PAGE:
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Changes in muscle tissue oxygenation during stagnant ischemia in septic patients

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To determine changes in the rate of thenar muscles tissue deoxygenation during stagnant ischemia in patients with severe sepsis and septic shock.

Design and setting

Prospective observational study in the medical ICU of a general hospital.

Patients and participants

Consecutive patients admitted to ICU with septic shock (n=6), severe sepsis (n=6), localized infection (n=3), and healthy volunteers (n=15).


Upper limb ischemia was induced by rapid automatic pneumatic cuff inflation around upper arm.

Measurements and results

Thenar muscle tissue oxygen saturation (StO2) was measured continuously by near-infrared spectroscopy before and during upper limb ischemia. StO2 before intervention was comparable in patients with septic shock, severe sepsis, or localized infection and healthy volunteers (89 [65, 92]% vs. 82 [72, 91]% vs. 87 [85, 92]% vs. 83 [79, 93]%, respectively; p>0.1). The rate of StO2 decrease during stagnant ischemia after initial hemodynamic stabilization was slower in septic shock patients than in those with severe sepsis or localized infection and in controls (–7.0 [–3.6, –11.0] %/min vs. –10.4 [–7.8, –13.3] %/min vs. –19.5 [–12.3, –23.3] vs. –37.4 [–27.3, –56.2] %/min, respectively; p=0.041). At ICU discharge the rate of StO2 decrease did not differ between the septic shock, severe sepsis, and localized infection groups (–17.0 [–9.3, –28.9] %/min vs. –19.9 [–13.3, –23.6] %/min vs. –23.1 [–20.7, –26.2] %/min, respectively), but remained slower than in controls (p<0.01). The rate of StO2 decrease was correlated with Sequential Organ Failure Assessment (SOFA) score (r=0.739, p<0.001).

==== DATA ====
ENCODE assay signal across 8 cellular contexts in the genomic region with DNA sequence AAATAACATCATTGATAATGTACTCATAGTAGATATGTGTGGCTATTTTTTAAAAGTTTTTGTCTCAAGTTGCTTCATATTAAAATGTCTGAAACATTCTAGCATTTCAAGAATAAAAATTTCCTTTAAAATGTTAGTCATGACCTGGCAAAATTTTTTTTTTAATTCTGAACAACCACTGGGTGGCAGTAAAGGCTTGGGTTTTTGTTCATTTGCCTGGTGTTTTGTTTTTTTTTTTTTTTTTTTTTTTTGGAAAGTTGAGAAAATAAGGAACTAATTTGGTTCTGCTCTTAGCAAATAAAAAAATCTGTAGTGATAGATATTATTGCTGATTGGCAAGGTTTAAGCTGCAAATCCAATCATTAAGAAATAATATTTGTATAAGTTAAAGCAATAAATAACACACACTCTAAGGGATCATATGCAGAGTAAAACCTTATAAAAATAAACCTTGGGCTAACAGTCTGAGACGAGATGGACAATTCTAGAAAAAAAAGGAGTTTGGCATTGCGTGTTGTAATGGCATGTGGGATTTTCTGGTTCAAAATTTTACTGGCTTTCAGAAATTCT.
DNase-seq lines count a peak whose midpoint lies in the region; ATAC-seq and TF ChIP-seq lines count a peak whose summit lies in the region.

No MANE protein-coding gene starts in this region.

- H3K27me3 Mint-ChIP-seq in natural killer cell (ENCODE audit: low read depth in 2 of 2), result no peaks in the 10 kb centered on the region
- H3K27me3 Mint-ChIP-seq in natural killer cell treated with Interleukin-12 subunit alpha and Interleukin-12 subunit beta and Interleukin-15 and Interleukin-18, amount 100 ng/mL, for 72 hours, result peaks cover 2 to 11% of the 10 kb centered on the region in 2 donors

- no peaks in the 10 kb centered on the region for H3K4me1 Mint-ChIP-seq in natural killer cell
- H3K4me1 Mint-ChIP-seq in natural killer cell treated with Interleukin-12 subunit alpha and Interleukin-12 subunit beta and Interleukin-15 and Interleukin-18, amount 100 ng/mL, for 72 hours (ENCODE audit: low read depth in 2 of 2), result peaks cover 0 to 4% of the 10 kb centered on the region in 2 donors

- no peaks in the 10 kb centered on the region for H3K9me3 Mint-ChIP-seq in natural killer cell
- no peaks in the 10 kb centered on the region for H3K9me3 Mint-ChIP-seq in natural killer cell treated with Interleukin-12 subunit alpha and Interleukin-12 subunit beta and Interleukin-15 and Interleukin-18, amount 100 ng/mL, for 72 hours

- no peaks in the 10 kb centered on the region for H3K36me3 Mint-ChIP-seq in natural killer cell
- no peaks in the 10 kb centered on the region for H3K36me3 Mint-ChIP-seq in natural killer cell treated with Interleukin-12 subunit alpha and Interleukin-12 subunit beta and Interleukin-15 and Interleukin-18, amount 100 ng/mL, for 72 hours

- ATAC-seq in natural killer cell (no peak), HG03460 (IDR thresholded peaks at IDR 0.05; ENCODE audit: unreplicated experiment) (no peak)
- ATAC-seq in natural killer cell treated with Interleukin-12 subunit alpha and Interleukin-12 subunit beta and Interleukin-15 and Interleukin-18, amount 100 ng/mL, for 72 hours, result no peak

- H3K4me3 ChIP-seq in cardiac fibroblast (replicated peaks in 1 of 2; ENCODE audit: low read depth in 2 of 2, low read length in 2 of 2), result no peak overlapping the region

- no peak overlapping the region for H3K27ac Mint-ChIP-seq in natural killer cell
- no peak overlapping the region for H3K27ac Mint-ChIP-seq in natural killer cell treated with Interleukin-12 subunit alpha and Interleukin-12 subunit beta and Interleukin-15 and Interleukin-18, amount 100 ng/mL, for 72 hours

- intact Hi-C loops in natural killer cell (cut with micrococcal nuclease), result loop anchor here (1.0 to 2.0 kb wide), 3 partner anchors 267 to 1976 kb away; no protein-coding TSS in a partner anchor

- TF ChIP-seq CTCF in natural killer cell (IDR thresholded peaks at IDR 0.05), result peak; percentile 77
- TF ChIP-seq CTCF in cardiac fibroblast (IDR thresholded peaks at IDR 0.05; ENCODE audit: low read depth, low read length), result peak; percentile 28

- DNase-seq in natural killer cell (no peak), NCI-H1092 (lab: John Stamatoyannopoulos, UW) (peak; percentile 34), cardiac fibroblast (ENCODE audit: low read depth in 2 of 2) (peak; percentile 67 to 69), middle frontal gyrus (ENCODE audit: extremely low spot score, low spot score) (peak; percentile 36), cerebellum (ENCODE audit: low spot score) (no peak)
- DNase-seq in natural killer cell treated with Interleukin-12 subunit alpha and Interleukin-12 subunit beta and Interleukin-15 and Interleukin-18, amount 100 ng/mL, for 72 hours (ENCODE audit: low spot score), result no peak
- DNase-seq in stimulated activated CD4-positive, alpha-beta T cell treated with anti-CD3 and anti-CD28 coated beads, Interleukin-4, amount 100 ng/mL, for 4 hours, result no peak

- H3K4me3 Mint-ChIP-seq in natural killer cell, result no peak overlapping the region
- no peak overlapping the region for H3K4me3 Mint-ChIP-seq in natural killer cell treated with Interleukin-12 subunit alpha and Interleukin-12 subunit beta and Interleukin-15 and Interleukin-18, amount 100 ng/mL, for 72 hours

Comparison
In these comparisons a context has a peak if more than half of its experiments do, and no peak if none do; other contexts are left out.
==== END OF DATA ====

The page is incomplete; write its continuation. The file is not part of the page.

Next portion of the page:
After hemodynamic stabilization thenar muscle tissue oxygen saturation during stagnant ischemia decreases slower in septic shock patients than in patients with severe sepsis or localized infection and in healthy volunteers. During ICU stay and improvement of sepsis the muscle tissue deoxygenation rate increases in survivors of both septic shock and severe sepsis and was correlated with SOFA score.

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Correspondence to Matej Podbregar.

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Parežnik, R., Knezevic, R., Voga, G. et al. Changes in muscle tissue oxygenation during stagnant ischemia in septic patients. Intensive Care Med 32, 87–92 (2006).

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